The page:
Flying To Pieces

 By Dean Ing


A group of senior ex pilots meet nearly annually for a few days of partying and storytelling. At the current bash dying member Elmo Benteen, tells of seeing a cache of Japanese airplanes in mint condition on a Pacific island. Wade Lovett, his grandson, three other members of the group, and Benteen’s daughter set off to obtain the planes. On the island of Fundabora, they run into a corrupt leader, a backward society, and a few other surprises.

This is a delightful story. Very well told. Interesting premise. At first I wasn’t sure if I’d like it but as I moved through the story, the plot unfolded and was very enjoyable.


Wade Lovett: 60’s, used airplane buyer/seller, flew in southeast Asia in the sixties. Lives inKansas. Ex wife suffers from Alzheimer’s. His cat recently died.

Childress ‘Chip’ Mason: Wade’s grandson. 17, surfer, concert pianist. Blond, blue eyes.  Father dead. Possesses a very determined attitude.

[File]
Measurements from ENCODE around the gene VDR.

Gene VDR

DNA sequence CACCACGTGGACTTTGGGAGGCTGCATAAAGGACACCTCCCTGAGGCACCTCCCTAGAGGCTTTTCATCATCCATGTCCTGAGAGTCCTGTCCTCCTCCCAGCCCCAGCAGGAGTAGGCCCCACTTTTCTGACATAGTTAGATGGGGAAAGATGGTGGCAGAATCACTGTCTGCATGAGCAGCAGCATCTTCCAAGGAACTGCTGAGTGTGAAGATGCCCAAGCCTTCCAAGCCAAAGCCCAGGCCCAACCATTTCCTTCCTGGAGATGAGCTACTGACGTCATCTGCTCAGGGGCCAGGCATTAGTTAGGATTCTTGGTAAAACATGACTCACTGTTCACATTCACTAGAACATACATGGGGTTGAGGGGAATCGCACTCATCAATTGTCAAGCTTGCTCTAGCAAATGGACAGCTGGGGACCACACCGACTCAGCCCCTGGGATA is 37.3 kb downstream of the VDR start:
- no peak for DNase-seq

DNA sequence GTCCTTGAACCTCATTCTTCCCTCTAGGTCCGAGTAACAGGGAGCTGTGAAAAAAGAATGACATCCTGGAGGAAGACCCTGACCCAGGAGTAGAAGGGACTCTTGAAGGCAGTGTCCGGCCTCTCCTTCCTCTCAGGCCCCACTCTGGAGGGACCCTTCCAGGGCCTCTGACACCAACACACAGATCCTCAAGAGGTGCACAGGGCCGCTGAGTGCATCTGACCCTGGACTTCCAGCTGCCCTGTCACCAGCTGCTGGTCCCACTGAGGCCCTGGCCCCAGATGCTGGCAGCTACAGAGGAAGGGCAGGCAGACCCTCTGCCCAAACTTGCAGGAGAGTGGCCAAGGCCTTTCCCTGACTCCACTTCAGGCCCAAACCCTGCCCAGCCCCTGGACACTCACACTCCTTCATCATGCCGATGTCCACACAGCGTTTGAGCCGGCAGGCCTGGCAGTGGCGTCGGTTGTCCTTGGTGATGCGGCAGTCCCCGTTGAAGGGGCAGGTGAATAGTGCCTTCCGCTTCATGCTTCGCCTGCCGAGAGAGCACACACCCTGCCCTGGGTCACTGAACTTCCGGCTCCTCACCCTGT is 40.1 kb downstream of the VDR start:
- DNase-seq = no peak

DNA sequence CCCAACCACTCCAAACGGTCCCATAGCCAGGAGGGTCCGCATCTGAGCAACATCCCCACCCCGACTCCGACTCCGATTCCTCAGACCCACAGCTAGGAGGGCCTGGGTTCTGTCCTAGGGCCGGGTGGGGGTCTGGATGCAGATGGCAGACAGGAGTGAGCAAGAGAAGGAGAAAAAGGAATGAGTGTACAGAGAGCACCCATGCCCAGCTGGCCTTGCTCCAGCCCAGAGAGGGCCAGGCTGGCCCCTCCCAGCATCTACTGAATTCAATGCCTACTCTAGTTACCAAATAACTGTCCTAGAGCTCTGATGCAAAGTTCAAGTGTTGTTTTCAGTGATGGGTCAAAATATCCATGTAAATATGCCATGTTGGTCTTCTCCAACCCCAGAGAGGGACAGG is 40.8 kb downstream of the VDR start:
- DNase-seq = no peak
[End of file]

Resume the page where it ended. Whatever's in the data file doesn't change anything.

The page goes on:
Coop Gunther: Alaskan. Runs a snowmobile shop. Lost part of his leg after his place iced over and he spent a month in the Alaskan wilderness.

Vic “Hemmingway’ Myles: Korean flyer. Smokes a corncob pipe and wears an old Stetson. Writes for adventure magazines. Wears glasses and has a beard.

Crispin Reventlo: Brit who grew up inBurma. As a teenager, he was a prisoner of war.

Melanie Benteen: 40’s, black hair, island features, born onBora Bora.

Very distinctive characters each with his or her personal quirks and traits. The main six play well off of each other and even though there are disagreements they work well as a team. Supporting characters only added to the fun. I wasn’t comfortable with some of the characters’ use of profanity, especially Chip’s. I thought Wade would have chided Chip on his language.


Each character had his/her own voice. Conversations tended to be humor laced. I like the fact nobody stood out in a domineering role. Everyone made contributions and added to the plans and schemes.


Excellent writing with very good phrasing. Much of the action was reserved for the climactic end. Frequent profanity. I didn’t see the need to have a subplot that often hinted at Chip’s being a homosexual. Fears were allayed at the end but this part of the story might have been handled differently. Still, a delightful story.

My ranking:

Blue Belt


Posted on July 9, 2012, in Uncategorized. Bookmark the permalink. Leave a comment.

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